How blessed we are here at St. Jude to have a stained glass window with the image of the Divine Mercy. It seems only fitting that we make a special effort to celebrate this Divine Mercy Sunday.

At 3:00 p.m. this Sunday, we will pray the Divine Mercy Chaplet, have a short talk on the Divine Mercy and finish with Eucharistic Benediction. Invite your friends and family, especially those who may have fallen away from the Church.

Fr. John will be in the confessional from 2:00 until 2:50 p.m. for anyone who has not yet had the opportunity for confession prior to Easter.

Here is a brief history of this Feast Day to compliment the stained glass window in the church at St. Jude

On the First Sunday of Lent, February 22, 1931, Our Lord Jesus Christ is reported to have granted a vision of Himself to St. Maria Faustina Kowalska of the Congregation of Sisters of Our Lady of Mercy in the city of Plock in Poland.

She saw Him clothed in an ankle-length white garment, His right hand was raised in blessing: the left was touching His garment at the breast where, from beneath the garment lightly drawn aside, two large rays were coming forth as though from His heart. The ray to the left of the onlooker was red in color; the ray to the right was pale, that is colorless, like a clear crystal.

After St. Faustina had gazed intently at the vision for a while with emotions of deep reverence and great joy, Jesus gave her these instructions:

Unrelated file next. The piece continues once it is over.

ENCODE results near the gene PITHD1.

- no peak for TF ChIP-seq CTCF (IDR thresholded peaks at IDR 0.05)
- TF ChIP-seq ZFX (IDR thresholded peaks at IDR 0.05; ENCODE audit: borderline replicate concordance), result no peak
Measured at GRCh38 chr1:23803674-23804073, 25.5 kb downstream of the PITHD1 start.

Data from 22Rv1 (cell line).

Paint an image according to the pattern you see, with the signature: Jesus, I trust in You! I desire that this image be venerated, first in your chapel, and then throughout the world. I promise that the soul that will venerate this image will not perish. I also promise victory over enemies already here on earth, especially at the hour of death. I Myself will defend it as My own glory.

Upon the request of her spiritual director, St. Faustina asked whether the words “Christ, the King of Mercy” could be the inscription on the image. Jesus gave her this answer: I am the King of Mercy. I desire that this image be displayed in public on the first Sunday after Easter. That Sunday is the Feast of Mercy. St. Faustina then heard these words coming from God the Father: Through the Word Incarnate I make known the bottomless depth of My mercy.

Further, in prayer she received the inner understanding that these words must be clearly in evidence on the image: “Jesus, I trust in You.”

When her spiritual director asked about the meaning of the rays, she received this explanation from the Lord: The two rays denote Blood and Water. The pale ray stands for the Water which makes souls righteous. The red ray stands for the Blood which is the life of souls. These two rays issued forth from the very depths of My tender mercy when My agonized Heart was opened by a lance on the cross...Happy is the one who will dwell in their shelter, for the just hand of God shall not lay hold of him.

The Divine Mercy Novena began on Good Friday, April 14th and continues through this Mercy Sunday, April 23 Those that pray the Novena, make their Easter Confession, and receive Holy Communion on Mercy Sunday can receive a plenary indulgence.